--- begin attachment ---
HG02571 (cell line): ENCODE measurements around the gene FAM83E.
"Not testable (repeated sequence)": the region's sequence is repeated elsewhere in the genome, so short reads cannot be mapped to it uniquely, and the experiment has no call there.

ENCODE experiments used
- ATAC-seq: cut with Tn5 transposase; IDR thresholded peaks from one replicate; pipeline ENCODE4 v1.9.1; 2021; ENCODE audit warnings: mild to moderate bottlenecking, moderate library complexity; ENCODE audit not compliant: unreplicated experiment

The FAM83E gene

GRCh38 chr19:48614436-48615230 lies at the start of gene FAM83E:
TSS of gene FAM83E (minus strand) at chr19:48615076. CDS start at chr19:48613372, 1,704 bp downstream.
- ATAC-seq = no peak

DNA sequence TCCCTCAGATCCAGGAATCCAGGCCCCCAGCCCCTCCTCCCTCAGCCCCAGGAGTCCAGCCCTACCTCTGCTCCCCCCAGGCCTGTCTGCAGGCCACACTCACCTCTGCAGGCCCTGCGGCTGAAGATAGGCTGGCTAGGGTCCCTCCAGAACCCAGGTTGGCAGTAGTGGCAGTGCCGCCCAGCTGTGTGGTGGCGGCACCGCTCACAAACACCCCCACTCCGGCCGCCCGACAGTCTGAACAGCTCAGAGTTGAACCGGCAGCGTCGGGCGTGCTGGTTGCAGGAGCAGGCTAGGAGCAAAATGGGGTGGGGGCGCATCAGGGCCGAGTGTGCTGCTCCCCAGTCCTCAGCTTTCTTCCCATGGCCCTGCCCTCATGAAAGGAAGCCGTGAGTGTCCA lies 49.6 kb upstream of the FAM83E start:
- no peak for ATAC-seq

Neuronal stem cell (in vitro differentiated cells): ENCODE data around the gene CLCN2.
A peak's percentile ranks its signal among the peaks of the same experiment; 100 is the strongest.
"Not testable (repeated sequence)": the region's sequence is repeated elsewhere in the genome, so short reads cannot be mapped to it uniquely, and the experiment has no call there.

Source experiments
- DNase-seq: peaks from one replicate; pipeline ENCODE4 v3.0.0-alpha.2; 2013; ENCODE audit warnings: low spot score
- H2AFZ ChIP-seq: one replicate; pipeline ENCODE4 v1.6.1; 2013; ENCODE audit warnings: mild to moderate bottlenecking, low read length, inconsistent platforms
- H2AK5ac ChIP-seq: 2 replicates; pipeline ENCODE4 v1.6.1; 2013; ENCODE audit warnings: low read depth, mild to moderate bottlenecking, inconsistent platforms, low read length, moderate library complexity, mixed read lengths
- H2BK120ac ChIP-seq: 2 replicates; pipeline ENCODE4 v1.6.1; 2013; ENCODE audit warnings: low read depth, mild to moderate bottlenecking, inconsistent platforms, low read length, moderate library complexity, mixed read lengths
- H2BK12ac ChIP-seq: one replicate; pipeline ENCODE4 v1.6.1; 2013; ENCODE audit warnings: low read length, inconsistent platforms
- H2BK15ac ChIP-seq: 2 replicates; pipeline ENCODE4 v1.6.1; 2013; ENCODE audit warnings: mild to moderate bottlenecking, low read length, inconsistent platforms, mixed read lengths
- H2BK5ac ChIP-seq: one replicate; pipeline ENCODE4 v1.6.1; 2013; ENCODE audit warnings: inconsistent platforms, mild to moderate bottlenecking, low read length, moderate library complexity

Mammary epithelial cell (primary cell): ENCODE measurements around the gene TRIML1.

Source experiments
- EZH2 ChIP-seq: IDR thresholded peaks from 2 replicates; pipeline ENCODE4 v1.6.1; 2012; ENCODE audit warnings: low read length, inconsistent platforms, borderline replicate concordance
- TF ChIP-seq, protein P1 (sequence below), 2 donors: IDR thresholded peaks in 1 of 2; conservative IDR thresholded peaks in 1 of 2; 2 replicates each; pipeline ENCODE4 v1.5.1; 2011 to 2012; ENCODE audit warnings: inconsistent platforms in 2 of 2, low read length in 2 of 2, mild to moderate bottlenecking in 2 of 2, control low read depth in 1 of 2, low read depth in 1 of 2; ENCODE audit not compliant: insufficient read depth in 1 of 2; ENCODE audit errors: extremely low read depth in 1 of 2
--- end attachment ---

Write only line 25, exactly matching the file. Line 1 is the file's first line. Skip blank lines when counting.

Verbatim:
- TF ChIP-seq, protein P1 (sequence below), 2 donors: IDR thresholded peaks in 1 of 2; conservative IDR thresholded peaks in 1 of 2; 2 replicates each; pipeline ENCODE4 v1.5.1; 2011 to 2012; ENCODE audit warnings: inconsistent platforms in 2 of 2, low read length in 2 of 2, mild to moderate bottlenecking in 2 of 2, control low read depth in 1 of 2, low read depth in 1 of 2; ENCODE audit not compliant: insufficient read depth in 1 of 2; ENCODE audit errors: extremely low read depth in 1 of 2